Beyond The “Master Narrative,” Episodes I & II

Episode 1, Season 3

Teaching the civil rights movement accurately and effectively requires deconstructing the myths and misconceptions around it. Most people are familiar with a very specific version of the movement that exaggerates government support and denies the existence and persistence of racism outside the South. Julian Bond called this the “Master Narrative.” It celebrates sanitized icons and downplays grassroots organizing. And it overhypes nonviolence while disparaging self-defense and Black Power. In this episode, we talk with historian Nishani Frazier and social studies teacher Adam Sanchez about how to separate fact from fiction in your civil rights teaching.

Episode 2, Season 3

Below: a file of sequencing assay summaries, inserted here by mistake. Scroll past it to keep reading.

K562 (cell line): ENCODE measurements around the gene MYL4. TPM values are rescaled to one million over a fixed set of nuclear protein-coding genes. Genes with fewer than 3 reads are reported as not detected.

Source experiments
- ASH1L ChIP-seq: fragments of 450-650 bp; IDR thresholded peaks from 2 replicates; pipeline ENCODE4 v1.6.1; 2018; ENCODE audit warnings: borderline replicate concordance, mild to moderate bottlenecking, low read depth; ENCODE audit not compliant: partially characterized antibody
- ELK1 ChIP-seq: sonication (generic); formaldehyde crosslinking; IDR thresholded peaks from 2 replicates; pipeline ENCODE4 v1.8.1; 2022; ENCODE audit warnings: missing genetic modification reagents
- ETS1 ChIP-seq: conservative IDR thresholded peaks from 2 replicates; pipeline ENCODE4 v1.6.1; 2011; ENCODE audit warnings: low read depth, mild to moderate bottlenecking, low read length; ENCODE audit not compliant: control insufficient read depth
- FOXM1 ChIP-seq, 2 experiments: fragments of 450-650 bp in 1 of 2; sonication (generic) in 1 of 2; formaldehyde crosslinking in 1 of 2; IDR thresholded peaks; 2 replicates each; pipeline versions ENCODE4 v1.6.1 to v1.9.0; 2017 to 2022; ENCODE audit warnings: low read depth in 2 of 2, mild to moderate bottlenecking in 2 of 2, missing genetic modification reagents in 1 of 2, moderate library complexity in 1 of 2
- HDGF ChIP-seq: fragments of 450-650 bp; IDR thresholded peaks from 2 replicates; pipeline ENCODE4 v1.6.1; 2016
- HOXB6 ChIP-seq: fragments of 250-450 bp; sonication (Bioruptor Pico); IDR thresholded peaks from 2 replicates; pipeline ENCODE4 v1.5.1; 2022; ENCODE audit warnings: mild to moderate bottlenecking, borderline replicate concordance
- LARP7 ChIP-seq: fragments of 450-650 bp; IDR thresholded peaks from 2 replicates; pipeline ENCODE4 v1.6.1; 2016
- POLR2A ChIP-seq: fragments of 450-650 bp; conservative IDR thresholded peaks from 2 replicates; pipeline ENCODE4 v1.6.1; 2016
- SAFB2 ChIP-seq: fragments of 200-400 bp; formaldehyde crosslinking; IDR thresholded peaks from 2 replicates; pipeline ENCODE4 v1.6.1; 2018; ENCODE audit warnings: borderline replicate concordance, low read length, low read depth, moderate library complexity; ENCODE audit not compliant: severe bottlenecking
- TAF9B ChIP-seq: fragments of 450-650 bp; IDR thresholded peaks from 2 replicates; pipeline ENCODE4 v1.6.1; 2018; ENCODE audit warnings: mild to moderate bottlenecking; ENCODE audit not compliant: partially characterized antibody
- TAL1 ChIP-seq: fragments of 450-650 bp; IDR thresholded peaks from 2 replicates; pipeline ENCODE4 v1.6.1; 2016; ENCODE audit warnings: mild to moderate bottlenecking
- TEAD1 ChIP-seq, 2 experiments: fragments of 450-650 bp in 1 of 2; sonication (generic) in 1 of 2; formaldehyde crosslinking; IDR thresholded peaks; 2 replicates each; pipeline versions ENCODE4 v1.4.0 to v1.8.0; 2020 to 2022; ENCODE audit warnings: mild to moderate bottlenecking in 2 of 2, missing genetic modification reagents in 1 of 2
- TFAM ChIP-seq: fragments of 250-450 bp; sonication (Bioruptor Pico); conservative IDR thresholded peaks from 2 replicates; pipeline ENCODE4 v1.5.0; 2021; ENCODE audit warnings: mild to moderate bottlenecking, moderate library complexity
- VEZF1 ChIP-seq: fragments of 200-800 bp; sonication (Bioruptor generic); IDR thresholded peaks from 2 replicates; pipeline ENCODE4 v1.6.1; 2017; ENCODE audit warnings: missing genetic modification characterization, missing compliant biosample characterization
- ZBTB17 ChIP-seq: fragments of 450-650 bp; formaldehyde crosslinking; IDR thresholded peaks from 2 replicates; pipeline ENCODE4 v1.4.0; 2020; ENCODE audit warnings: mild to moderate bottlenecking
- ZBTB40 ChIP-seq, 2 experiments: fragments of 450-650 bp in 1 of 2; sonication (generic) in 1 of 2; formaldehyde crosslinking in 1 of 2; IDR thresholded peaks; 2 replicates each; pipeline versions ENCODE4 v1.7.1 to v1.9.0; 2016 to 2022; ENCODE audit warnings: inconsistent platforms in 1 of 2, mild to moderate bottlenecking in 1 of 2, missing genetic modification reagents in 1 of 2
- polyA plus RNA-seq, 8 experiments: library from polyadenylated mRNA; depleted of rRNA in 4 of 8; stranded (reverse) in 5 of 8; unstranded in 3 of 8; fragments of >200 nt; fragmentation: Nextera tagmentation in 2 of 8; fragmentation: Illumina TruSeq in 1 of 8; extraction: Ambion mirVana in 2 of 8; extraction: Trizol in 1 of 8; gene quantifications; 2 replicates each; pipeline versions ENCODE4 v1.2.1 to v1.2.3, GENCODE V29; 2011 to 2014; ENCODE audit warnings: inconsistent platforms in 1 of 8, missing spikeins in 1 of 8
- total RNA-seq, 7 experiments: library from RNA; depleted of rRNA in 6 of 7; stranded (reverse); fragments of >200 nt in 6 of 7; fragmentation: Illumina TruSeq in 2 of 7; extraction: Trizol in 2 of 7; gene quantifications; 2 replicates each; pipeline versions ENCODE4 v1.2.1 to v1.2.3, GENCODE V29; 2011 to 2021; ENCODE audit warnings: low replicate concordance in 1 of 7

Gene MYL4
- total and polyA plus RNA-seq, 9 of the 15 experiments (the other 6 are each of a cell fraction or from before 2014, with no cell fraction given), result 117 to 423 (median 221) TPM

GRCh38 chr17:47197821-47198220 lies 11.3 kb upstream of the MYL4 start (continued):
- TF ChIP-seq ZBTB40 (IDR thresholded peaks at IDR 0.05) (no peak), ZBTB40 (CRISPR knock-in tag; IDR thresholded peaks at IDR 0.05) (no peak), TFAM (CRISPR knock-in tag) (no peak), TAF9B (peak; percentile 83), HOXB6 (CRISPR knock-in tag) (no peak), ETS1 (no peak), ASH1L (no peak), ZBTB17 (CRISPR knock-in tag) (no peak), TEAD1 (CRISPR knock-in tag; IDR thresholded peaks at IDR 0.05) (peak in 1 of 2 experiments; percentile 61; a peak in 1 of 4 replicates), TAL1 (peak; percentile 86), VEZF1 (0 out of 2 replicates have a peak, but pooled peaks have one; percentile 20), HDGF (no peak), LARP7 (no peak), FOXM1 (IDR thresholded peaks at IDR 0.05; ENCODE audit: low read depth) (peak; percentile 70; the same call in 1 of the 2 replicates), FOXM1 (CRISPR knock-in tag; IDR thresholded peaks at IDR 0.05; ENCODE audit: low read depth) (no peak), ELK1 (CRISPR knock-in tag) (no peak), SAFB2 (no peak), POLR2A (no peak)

Students don’t enter our classrooms as blank slates. When it comes to the civil rights movement, we often have to help our students unlearn what they think they know while we’re teaching them what actually happened. The people were more complex, the strategies more complicated and the stakes more dangerous than we like to remember. In this episode, historian Nishani Frazier and social studies teacher Adam Sanchez demonstrate the value of teaching the movement from the grassroots up.

Ebony’s Bones: Coronavirus and the Black Community


Black Life in the Age of Covid-19- Twitter Convo with African American Intellectual History Society

“The Sounds of Blackness: Space and Sound Preservation as Oral History Advocacy”

valerie+photoOral historians have suggested that sight and sound are essential tools in crafting the memory landscape. As gentrification moves swiftly through black communities, documentation of these inmaterial notions become ever more imperative for the preservation of black or formerly black spaces. Learn More